Some regions have the opposite problem. Trying to cache anything deeply in Arizona, for instance hits rock-hard clay a foot deep. Even with a pick it's almost impossible to dig through. If your soil bottoms out in caliche clay or bedrock, underground storage may not be for you. Even if you manage to blast your way down deep enough, water is likely to gather there when it rains and flood your site. There, drainage is almost non-existent.
2. Remote or at least hidden location. Nobody can know you have hidden something there. Security is key. If anyone knows you have buried something, you will probably lose your cache. Your site should have a hidden approach and egress route to facilitate recovery. Ideally, it should be in an area where people simply won't go. There should be nothing nearby that could draw people to the area like water or game or even fire-wood. If you use earth moving machinery, you need to do it where nobody will wonder why and investigate.
3. Room to bury your containers between trees or other obstacles without leaving signs that you were there. You may need several drums to cache all your gear and supplies. In the case of a big cache, you will want room to move earth-moving machinery around the site. Digging through thick roots by hand is soul-destroying work. Make it easy on yourself and find a nicer place to dig, or rent a back-hoe.
Choose your sites with great care and the rest is easy. The general procedure is simple. Bury the drum or culvert laying on it's side and before you replace the sod or leaf litter, pack dirt around the drum and then lay down a generous portion of heavy plastic sheeting. Cover the sheet with a foot of soil and replace the sod or leaf litter. With the sod layer in place, the cache will be undetectable without a metal detector in a few weeks.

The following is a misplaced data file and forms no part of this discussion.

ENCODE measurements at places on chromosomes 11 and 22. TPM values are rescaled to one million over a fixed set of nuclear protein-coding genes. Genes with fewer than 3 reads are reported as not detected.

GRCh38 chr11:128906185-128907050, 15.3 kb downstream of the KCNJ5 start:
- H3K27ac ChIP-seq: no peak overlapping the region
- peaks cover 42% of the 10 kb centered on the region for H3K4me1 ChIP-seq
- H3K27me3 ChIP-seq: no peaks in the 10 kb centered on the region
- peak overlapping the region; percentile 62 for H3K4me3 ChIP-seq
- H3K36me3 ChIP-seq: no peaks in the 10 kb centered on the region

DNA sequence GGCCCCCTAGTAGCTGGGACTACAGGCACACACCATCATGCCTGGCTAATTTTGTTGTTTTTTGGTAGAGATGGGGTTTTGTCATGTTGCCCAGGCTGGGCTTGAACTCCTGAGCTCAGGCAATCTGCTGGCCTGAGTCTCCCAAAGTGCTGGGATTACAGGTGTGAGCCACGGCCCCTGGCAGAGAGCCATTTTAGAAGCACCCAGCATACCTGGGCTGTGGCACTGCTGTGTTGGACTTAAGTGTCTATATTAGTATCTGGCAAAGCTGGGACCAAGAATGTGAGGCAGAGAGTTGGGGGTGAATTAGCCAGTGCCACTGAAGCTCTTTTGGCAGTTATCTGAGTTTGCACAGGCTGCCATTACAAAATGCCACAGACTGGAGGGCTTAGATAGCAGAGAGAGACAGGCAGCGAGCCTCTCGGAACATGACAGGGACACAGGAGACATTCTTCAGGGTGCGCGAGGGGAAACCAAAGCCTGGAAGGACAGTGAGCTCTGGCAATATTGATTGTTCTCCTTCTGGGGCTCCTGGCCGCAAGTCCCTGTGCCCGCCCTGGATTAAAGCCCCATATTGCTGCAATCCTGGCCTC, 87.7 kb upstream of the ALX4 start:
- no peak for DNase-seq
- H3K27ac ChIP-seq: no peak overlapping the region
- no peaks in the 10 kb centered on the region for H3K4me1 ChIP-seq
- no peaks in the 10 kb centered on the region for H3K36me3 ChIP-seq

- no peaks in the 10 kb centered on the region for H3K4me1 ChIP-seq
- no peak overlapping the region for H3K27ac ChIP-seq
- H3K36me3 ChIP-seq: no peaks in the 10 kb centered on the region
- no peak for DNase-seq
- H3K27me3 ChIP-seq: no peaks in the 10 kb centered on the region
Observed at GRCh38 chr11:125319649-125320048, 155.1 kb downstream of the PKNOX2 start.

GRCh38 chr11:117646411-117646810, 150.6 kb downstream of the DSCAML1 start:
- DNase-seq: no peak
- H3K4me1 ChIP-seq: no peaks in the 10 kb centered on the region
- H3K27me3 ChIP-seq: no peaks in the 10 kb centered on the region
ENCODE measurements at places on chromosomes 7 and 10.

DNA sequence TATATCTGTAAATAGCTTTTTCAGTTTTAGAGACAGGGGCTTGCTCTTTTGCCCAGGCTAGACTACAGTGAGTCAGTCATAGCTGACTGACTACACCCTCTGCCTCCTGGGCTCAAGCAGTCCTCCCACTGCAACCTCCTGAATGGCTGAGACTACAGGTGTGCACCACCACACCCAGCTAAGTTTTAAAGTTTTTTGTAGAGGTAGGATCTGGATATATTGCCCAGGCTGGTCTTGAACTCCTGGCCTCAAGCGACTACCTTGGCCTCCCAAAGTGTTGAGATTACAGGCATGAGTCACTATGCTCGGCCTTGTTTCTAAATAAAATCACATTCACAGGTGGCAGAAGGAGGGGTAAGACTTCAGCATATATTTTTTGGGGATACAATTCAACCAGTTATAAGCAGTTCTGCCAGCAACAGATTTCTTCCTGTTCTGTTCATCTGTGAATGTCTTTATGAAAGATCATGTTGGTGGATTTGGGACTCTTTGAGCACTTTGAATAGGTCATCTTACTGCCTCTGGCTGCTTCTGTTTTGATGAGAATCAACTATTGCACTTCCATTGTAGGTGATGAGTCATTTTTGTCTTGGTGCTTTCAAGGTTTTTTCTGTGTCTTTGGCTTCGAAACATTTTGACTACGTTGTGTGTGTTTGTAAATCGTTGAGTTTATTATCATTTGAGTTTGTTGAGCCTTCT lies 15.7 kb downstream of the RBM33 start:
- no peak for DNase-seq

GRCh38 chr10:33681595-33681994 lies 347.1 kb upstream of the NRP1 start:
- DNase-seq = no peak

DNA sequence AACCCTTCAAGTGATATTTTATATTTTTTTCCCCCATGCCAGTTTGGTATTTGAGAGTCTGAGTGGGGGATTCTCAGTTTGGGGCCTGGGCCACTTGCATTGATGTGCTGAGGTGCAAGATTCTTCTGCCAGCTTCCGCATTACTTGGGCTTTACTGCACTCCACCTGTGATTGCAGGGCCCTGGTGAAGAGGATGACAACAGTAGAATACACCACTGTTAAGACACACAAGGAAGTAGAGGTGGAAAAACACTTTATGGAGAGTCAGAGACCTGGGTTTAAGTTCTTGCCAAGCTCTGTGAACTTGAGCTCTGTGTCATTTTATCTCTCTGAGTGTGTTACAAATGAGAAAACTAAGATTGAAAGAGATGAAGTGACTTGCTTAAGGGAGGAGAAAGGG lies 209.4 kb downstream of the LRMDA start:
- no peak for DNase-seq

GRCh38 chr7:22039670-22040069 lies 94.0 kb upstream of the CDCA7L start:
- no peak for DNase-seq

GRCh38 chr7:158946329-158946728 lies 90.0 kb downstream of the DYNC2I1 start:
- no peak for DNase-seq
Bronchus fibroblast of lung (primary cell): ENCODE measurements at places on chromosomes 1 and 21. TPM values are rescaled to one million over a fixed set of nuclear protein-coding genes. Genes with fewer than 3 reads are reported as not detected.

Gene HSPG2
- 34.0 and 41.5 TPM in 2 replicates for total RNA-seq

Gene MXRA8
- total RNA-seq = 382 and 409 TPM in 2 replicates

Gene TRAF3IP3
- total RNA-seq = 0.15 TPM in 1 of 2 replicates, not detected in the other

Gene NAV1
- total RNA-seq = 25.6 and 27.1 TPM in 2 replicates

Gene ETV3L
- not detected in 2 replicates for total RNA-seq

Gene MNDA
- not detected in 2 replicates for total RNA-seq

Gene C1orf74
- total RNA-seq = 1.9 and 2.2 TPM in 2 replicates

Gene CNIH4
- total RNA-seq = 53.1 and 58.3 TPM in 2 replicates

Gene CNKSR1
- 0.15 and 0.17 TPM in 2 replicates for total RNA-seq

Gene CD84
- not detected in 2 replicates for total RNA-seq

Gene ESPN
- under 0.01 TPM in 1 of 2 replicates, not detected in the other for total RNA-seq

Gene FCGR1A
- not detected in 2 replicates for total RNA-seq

What should you include in your cache for permanent storage and how do you pack it?

Waterproof each item separately as if it were going underwater, if possible. All foods stored underground should be canned in enameled cans or glass jars. Glass is fragile, but won't ever rust away, even if your cache leaks. If you go this route as I did, add an oxygen absorber and dip the lids in paraffin to waterproof them and your jars should last virtually forever. To minimize breakage, you can wrap each jar in newspaper, or tie them into the legs of pants or wrap them in other clothing, like sweaters and jackets. This seems wasteful of space, but you may be glad you included extra the clothing later. Whatever you use, I recommend you pad your jars excessively. If your disaster turns out to be an earthquake, you will be glade you did and newspaper is cheap. Loading your cache should probably be done at the site if you use glass. Too much rattling around will cause breakage. If you can pack the container very tight and fill all the free space with cloth or paper, it may ride in the back of a truck, but I can't recommend this. Each drum will be very heavy when loaded.
Contents: The purpose of these caches (for me) are to be stand-alone survival kits for long term sustainment. Each one should assume that this is the only supply you will have. That way, if you need to bug-out and leave all your gear behind, you can re-supply, even if all of your sites but one are compromised. I know that's a tall order, but try to store only items that will be hard to get after TEOTWAWKI or very likely to be needed. It can be done rather cheaply if you take a minimalist approach and leave out the frills.
Food: (The most important thing to store)
All of the foods stored in this type of long term cache should be dry goods with very long shelf lives. I store mostly wheat and beans, with some white rice, salt and white sugar. I also include some garlic powder, vitamin C crystals, peppercorns and cinnamon. That's it. I don't even try to store baking powder since it won't last more than a few years. You really can't store anything in here that you will want to rotate. Digging these things up often is a bad idea. Not only could you give away your cache location, but loosening the dirt around them every year may cause them to take on water. I recommend inspecting each cache infrequently. I checked all of my caches after a year and took one completely apart to check the weapons and clothing integrity. They were all bone dry (and the weapons were still greasy and unchanged). I hike by each of them every few weeks to see if the area has been disturbed, but I doubt if I will dig them up again for several years. I don't feel the need.
Weapons: